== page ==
The clergy in Mercer Island are upset about a new city ordinance regulating Tent City 4 that they say infringes on their constitutional right to minister the homeless.
Clergy on Mercer Island want the city to change a new ordinance aimed at regulating homeless encampments like Tent City 4, arguing the city’s new rules limit their constitutional right to minister to the homeless.
And a constitutional-law professor has agreed with the clergy’s assertions, saying the ordinance, passed by the City Council 5-2 last month, “trampled all over the church’s rights.”
“It’s actually kind of precisely how you’re not supposed to treat churches as a city,” said Stewart Jay, a law professor at the University of Washington.
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At issue is the Mercer Island clergy’s religious right to host the homeless encampment as part of its ministry. Law experts say that hosting a homeless encampment is a protected religious activity and that cities are required to use the least restrictive means necessary to regulate such camps.
But city officials say they welcome Tent City and have been in talks with the clergy to try to come up with a solution. Mayor Jim Pearman said it’s possible the ordinance could be reconsidered. After initial discussions with the city, some ministers say they are hopeful they can find a resolution and plan to continue talking.
City officials say the ordinance is supposed to ensure the encampment and its residents are respectful of residents and neighborhoods. The camp of about 100 homeless men and women rotates among Eastside cities and is now in Issaquah.
Mercer Island clergy are most concerned about a requirement that says Tent City’s managing organization must obtain warrant and sex-offender checks for residents within seven days of their arrival on the island, and the Tent City host is responsible for verifying checks took place. They also dislike other features of the ordinance: a time restriction that says 18 months must pass before a camp can return within 1/2 mile of the previous site, a requirement that the host church enforce the camp’s code of conduct including no alcohol, no weapons and no drugs; and a requirement for an informal public meeting before applying for a permit to host Tent City.
“We feel it’s a way to prevent us from having Tent City, going through these hoops,” said Mark Travis, president of the Mercer Island Clergy Association. “This ordinance just plays into the stereotype of Mercer Island not being a welcoming place.”
Mercer Island City Attorney Katie Knight said compared with those of other municipalities, Mercer Island’s ordinance is “middle of the road.”
“I’m surprised that after all these years of litigation ours would raise any eyebrows whatsoever,” she said.
The ordinance went through several public hearings. Clergy members attended hearings but could have spoken up more during the public process, Travis acknowledged.
Leslie Ann Knight, pastor of Mercer Island United Methodist Church, which hosted Tent City in 2008, said the clergy is not responsible for making sure an ordinance is constitutional.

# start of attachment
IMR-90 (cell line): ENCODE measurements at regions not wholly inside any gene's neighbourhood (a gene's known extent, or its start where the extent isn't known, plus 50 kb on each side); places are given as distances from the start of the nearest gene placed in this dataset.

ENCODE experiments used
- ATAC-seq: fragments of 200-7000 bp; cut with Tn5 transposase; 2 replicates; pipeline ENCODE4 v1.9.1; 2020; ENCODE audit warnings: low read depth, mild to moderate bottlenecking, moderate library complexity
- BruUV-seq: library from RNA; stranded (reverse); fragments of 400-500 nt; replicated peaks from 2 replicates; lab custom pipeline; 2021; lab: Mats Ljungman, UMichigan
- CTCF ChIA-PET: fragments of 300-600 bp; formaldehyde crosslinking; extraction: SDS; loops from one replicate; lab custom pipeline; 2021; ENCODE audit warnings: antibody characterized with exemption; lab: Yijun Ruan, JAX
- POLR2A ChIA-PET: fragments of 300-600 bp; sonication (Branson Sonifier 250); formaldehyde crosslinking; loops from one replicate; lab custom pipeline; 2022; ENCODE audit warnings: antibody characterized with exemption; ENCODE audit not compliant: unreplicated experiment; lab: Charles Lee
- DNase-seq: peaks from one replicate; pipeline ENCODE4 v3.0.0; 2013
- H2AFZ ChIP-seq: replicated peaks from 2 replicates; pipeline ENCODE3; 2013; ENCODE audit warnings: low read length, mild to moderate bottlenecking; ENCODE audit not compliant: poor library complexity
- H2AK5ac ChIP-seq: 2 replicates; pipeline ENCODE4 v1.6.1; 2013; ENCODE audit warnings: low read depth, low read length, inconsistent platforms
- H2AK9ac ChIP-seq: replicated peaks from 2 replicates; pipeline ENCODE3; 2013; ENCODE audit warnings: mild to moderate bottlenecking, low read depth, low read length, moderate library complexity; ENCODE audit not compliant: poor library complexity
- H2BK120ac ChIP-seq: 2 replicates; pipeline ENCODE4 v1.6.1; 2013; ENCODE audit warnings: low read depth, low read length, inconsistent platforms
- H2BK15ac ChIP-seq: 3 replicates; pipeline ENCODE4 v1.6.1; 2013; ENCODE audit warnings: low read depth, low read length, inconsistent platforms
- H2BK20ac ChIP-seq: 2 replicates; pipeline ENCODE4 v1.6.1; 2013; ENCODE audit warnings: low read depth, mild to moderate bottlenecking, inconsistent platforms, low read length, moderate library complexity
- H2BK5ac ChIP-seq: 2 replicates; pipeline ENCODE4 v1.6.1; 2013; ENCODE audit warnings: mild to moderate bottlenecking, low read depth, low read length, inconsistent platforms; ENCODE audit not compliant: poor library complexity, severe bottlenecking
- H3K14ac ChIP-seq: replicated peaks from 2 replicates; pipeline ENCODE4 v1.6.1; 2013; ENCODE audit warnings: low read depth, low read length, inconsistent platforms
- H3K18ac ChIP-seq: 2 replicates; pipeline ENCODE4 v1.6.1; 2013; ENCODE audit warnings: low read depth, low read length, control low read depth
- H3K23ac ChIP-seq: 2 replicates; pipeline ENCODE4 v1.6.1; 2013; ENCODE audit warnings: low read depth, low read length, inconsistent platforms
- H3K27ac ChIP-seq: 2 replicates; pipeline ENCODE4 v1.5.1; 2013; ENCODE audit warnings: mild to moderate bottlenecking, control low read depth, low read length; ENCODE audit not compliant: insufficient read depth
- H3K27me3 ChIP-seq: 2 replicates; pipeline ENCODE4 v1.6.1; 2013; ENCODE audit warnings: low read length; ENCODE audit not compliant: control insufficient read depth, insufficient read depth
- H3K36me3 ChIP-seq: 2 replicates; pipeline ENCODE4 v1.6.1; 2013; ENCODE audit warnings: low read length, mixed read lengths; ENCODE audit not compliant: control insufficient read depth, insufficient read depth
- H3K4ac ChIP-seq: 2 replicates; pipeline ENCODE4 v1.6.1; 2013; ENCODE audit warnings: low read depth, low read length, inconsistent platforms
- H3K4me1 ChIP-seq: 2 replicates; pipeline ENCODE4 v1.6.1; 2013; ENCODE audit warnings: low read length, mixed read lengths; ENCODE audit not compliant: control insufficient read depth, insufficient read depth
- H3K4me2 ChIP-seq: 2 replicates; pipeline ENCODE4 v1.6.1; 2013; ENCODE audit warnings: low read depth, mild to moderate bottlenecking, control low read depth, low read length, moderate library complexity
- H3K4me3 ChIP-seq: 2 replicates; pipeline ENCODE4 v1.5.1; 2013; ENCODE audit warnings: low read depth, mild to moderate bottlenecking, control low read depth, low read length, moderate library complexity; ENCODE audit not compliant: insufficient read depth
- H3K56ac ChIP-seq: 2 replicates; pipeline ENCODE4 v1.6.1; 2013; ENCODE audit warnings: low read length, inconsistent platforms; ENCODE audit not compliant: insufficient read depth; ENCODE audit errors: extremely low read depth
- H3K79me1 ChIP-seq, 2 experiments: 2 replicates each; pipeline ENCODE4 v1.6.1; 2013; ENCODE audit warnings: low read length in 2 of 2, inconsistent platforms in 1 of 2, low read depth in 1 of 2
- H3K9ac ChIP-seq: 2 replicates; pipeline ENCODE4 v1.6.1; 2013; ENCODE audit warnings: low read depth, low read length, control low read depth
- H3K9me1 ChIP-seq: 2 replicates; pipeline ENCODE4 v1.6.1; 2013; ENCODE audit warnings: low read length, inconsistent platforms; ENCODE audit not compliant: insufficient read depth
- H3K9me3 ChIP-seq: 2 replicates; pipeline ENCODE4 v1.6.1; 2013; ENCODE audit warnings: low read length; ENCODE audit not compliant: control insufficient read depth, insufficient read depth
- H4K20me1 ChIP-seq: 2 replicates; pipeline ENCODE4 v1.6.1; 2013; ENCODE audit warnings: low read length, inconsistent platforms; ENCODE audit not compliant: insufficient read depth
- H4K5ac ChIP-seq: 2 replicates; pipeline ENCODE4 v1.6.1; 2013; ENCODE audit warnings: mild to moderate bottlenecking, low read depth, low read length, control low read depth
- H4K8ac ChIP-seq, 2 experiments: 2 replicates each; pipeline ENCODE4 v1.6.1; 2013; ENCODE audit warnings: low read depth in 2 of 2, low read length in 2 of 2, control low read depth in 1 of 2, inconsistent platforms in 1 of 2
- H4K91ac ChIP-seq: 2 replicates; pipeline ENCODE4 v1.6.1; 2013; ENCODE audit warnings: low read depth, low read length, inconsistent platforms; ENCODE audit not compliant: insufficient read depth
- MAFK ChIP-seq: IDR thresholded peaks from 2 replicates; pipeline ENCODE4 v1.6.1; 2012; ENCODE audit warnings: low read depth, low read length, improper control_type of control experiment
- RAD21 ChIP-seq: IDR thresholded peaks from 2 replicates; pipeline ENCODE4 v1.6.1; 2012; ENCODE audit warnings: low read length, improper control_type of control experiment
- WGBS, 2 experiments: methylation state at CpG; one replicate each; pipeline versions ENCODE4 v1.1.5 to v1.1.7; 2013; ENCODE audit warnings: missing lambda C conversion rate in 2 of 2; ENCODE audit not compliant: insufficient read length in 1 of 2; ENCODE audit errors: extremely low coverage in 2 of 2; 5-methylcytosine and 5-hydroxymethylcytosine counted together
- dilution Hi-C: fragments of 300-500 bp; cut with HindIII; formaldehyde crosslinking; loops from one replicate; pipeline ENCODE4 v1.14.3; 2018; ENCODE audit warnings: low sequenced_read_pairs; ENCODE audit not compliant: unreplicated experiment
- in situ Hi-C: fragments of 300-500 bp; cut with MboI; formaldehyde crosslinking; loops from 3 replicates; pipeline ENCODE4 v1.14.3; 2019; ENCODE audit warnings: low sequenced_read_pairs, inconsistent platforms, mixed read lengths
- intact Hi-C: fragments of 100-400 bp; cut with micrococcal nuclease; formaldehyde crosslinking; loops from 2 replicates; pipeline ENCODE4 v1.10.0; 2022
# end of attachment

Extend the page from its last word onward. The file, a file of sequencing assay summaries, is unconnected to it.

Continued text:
“Part of it was we did not pay close enough attention, but it really isn’t our job to be writing constitutional ordinances,” she said.
The state Legislature also passed a bill recently, which awaits the governor’s signature, that provides cities with guidelines on what is and is not acceptable when adopting an ordinance regulating homeless encampments.
The bill requires churches to get insurance to prevent cities from getting sued, which takes care of one concern the clergy had over signing a “hold harmless” agreement, Knight said, but otherwise doesn’t appear to impact any other elements of the ordinance.
Other Eastside cities have floundered while trying to regulate Tent City or even keep it out. Bellevue had a yearlong, contentious debate before the city agreed on a policy. The state Supreme Court recently ruled the city of Woodinville could not refuse to consider permits from churches for homeless encampments, calling a ban on the encampments unconstitutional.
State law has come down in favor of religious institutions, and Mercer Island’s ordinance clearly limits churches, said law-professor Jay. Applying warrant checks to just the homeless encampment and no one else on the island is unconstitutional, he said. A restriction on weapons is a problem, he said, because the city is not allowed under state statute to have regulations on firearms.
Mercer Island was obviously trying to balance previous Tent City cases while drafting the ordinance, he said.
“It very likely violates federal statue, the federal land use statute, and I think clearly the Washington State constitution,” Jay said.
Ted Hunter, the attorney for Share/Wheel, which oversees Tent City, said the organization believes ordinances that require warrant checks are unconstitutional because they treat a population of people differently. But Share/Wheel chooses not to contest the requirement in court and instead educate by complying with various city ordinances, he said.
Warrant checks provide cities with some sense of security, said Hunter, who said Mercer Island has been welcoming to Tent City.
“There’s a broad array of concerns and passions about the homeless populations,” he said. “From a Share/Wheel perspective, we think a lot of the concerns are misplaced.”
The Mercer Island clergy association also has been working with the Greater Church Council of Seattle on the dispute. Executive Director Michael Ramos said the pastors are highly regarded members of the community.
“This is a fundamental religious duty to shelter those who are homeless and feed those who are hungry,” he said. “The Mercer Island ordinance flies in the face of that basic right.”
Nicole Tsong: 206-464-2150 or email@example.com